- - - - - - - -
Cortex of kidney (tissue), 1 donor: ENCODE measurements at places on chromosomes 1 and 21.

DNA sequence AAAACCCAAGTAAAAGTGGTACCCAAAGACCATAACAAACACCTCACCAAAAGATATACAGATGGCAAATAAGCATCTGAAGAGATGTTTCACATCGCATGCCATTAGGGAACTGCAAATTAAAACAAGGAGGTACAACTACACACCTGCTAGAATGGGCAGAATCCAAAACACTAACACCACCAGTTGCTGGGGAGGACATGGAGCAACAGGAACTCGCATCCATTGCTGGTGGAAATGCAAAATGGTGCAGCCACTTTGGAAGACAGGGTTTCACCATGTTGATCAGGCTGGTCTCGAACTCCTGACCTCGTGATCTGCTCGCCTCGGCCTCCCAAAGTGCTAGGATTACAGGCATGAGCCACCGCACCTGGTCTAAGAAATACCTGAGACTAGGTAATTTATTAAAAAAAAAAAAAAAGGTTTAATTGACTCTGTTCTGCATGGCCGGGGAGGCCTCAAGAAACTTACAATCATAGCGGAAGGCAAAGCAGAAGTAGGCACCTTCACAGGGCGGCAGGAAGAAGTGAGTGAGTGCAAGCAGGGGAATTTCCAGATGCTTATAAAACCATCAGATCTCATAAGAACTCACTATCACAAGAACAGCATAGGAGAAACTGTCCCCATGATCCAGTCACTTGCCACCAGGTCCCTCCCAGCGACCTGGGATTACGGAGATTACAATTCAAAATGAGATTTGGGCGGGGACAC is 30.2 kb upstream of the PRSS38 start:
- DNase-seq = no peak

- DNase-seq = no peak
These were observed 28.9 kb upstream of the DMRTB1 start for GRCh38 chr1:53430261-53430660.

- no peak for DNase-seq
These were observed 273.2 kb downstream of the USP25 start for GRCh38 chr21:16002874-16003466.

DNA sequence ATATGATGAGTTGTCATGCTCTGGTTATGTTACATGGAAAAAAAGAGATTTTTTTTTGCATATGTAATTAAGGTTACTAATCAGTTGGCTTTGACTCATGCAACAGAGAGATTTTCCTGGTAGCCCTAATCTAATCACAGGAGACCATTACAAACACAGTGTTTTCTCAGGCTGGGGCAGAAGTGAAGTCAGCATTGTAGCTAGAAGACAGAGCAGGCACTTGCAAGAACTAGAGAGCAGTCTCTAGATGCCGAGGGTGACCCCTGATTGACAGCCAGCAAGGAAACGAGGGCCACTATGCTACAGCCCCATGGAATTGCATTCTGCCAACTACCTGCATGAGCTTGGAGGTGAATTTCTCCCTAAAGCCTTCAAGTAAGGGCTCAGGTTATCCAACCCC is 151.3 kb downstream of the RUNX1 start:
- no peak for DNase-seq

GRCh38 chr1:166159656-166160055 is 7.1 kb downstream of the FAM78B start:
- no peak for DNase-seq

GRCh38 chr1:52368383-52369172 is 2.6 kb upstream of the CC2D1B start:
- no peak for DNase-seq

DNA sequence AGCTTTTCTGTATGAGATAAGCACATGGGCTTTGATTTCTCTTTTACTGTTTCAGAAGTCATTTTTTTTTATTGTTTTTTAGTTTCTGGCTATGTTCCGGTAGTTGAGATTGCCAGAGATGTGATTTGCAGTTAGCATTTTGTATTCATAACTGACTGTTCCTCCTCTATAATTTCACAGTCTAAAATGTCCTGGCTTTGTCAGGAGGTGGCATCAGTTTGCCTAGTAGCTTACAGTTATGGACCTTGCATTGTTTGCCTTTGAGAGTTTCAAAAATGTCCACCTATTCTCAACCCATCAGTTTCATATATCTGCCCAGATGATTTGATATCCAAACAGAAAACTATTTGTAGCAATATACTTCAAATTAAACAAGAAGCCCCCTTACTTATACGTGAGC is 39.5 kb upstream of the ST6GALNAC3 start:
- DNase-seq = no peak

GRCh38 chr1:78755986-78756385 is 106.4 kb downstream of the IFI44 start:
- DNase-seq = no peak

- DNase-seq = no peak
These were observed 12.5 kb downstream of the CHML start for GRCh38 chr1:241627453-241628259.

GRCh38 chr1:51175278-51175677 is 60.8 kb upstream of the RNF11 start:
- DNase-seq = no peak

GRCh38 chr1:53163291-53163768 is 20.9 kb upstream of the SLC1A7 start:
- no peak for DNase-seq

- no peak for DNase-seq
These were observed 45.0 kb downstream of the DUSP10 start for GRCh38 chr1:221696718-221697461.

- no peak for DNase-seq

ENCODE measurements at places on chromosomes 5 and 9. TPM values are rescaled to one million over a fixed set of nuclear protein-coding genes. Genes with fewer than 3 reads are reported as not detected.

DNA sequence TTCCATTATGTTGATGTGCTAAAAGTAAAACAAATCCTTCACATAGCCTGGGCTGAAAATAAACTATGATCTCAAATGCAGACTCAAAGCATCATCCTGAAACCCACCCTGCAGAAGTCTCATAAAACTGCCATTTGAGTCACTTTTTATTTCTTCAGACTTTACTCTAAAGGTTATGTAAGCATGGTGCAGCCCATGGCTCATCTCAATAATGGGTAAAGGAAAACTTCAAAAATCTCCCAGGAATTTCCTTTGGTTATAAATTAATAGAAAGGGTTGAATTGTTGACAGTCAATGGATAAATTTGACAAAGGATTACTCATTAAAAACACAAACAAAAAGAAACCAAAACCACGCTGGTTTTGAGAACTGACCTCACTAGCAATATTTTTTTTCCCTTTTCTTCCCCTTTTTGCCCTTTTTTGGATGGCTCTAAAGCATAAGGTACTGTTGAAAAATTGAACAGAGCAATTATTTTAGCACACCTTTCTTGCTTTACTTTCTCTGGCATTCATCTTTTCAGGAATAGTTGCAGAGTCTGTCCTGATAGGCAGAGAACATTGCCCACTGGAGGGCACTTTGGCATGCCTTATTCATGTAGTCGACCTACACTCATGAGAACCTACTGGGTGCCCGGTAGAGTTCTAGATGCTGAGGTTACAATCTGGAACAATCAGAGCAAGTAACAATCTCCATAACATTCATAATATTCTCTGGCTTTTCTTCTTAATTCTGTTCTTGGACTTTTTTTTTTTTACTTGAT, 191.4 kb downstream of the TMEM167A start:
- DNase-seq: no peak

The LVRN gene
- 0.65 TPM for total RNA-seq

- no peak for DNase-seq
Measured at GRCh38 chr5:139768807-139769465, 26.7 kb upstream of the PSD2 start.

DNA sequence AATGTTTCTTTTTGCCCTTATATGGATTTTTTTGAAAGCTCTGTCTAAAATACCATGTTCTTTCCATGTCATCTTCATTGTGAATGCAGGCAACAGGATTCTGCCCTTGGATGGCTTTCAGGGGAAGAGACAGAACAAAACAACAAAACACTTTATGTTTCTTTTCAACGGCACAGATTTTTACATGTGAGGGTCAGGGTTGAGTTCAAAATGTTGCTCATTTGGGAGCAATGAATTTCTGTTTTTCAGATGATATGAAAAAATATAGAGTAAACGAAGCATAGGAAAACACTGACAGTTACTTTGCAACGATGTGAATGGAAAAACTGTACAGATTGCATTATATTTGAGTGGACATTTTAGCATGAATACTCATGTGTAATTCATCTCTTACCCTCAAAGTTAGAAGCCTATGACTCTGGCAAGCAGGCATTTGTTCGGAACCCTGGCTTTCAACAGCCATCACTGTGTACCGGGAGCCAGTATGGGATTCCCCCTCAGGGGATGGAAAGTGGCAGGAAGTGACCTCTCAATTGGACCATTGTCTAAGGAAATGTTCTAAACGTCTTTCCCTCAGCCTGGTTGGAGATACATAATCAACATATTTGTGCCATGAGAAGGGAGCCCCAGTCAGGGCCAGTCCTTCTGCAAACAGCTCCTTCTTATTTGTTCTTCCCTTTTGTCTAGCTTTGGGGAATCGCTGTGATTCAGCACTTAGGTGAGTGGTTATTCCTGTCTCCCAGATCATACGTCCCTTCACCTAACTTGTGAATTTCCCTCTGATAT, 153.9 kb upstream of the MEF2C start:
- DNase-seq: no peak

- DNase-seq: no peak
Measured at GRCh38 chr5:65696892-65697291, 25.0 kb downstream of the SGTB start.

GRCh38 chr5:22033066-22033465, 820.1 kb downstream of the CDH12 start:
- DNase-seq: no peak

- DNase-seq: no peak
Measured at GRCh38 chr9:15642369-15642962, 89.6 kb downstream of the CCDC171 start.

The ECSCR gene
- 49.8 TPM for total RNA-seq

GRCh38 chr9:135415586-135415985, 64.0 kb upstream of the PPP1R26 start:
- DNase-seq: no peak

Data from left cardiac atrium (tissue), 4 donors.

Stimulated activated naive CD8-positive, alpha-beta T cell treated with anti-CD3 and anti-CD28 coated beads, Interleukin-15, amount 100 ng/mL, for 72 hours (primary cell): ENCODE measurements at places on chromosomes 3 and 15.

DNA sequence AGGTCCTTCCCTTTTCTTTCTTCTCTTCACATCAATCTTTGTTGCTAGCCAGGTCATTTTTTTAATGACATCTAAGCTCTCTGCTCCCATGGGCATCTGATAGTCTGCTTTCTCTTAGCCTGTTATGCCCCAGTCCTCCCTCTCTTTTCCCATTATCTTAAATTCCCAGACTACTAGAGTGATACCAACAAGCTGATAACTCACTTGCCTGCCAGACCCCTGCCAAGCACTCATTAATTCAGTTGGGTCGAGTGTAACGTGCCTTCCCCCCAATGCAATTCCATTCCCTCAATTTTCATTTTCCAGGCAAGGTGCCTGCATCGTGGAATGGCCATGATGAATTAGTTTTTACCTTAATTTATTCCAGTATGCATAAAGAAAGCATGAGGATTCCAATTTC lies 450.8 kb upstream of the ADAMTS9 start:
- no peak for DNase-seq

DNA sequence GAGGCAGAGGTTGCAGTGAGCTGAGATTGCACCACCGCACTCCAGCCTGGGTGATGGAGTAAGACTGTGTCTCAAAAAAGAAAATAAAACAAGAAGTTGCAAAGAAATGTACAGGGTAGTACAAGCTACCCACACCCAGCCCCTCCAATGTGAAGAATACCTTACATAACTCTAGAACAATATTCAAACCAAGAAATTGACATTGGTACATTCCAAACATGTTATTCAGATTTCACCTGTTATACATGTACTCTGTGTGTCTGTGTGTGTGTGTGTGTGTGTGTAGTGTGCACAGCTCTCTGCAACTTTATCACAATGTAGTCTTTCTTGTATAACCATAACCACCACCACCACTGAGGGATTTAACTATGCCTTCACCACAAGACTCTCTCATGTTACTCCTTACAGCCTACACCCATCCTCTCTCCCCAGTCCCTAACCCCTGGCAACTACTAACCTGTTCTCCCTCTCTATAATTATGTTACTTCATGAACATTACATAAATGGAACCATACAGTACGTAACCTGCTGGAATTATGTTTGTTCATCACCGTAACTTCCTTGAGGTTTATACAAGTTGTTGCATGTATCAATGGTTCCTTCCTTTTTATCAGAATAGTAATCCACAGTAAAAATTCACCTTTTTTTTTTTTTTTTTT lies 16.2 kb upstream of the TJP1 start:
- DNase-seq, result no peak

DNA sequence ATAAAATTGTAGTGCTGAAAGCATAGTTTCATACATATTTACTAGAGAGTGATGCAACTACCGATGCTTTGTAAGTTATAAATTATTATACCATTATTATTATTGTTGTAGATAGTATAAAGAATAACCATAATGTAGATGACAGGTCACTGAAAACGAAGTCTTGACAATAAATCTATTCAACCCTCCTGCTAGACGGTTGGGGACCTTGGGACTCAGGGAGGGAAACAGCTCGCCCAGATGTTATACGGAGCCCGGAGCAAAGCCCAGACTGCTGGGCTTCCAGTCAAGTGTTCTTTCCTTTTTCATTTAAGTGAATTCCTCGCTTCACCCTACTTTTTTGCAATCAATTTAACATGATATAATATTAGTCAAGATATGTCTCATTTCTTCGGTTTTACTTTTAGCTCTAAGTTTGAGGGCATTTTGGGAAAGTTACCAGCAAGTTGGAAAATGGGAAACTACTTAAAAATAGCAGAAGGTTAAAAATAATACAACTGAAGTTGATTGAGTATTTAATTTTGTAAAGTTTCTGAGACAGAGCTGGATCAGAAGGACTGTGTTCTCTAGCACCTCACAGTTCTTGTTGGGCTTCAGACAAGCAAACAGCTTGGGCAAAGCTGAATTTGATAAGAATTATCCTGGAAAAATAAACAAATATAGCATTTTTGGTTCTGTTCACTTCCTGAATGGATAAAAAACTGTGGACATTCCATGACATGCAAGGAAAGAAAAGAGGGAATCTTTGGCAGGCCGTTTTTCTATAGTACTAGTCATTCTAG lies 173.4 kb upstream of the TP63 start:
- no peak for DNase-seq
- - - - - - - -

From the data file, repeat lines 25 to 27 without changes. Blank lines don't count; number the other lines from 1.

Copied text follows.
These were observed 45.0 kb downstream of the DUSP10 start for GRCh38 chr1:221696718-221697461.

- no peak for DNase-seq

ENCODE measurements at places on chromosomes 5 and 9. TPM values are rescaled to one million over a fixed set of nuclear protein-coding genes. Genes with fewer than 3 reads are reported as not detected.